U.S. crude market supply excess already reduced, reports suggest
An excess of supply that built up in the U.S. oil market due to the coronavirus crisis has already been suppressed, according to a new report by GlobalData.
Severe production cuts occurring April through June took about two million barrels per day out of the equation, and increased demand is bringing down oversupply, according to GlobalData senior oil and gas analyst Adrian Lara.
"With less crude available, the system is more sensitive to changes in imported volumes of crude and the pace of demand for refined products. Furthermore, storage at Cushing is no longer at risk of saturating its operating capacity, so WTI price appears more normally linked to changes in the stocks and increases in refining utilization capacity," Lara said.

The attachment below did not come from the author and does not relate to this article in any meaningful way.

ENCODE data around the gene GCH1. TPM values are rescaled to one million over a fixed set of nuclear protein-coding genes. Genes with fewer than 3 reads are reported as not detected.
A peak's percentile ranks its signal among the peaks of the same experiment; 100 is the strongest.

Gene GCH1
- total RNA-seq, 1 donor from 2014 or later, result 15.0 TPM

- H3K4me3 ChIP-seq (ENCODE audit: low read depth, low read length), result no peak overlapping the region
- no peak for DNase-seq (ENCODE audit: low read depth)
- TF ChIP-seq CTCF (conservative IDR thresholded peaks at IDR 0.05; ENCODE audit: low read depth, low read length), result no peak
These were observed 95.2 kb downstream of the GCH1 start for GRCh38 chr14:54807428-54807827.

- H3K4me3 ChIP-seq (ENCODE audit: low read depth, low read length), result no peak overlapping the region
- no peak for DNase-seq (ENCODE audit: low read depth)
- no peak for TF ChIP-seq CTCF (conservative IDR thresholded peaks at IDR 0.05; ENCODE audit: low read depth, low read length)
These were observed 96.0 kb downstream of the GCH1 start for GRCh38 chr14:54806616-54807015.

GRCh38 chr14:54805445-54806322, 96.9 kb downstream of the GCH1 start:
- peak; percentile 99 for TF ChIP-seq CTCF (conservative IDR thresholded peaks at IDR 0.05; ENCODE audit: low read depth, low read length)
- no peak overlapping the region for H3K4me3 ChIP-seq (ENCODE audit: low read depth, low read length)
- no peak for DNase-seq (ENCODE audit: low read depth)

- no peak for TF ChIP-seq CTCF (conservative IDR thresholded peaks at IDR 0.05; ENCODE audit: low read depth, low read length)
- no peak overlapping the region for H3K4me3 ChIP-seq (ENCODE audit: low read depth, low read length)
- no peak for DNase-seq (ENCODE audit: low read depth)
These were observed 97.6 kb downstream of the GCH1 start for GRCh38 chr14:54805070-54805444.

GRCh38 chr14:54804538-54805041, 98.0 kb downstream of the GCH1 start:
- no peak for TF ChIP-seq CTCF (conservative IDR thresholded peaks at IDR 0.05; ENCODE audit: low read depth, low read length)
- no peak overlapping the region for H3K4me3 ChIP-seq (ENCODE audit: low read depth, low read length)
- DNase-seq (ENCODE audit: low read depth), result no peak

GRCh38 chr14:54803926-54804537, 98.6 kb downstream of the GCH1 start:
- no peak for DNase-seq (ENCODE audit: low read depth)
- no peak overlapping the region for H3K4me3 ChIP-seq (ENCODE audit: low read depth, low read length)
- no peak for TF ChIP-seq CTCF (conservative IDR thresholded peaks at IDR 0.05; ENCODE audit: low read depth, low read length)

Crude imports to the U.S. decreased in mid-March and onward, but Lara said that trend has turned around, with imports increasing since mid-May. Refiners starting to increase their crude intake, combined with no domestic production increase, will result in large withdrawals from crude storage.
"While US demand for gasoline continues on an overall increasing trend, there are concerns about a potential slowdown in mobility due to measures controlling ongoing COVID-19 outbreaks across the US. However, it is still too soon to know whether these setbacks will reverse gasoline demand," Lara said. "As for distillate and kerosene-jet fuel, these products still remain depressed in their demand."
Domestic crude production has shown an overall decline week to week, but Lara said the largest cuts are likely completed and production through the rest of 2020 is likely to remain relatively flat.
"Since May, crude oil inventories have also kept their decreasing trend through lower injections and even a few large withdrawals. This has supported the clear upward trend of WTI price during the last two and a half months," Lara said.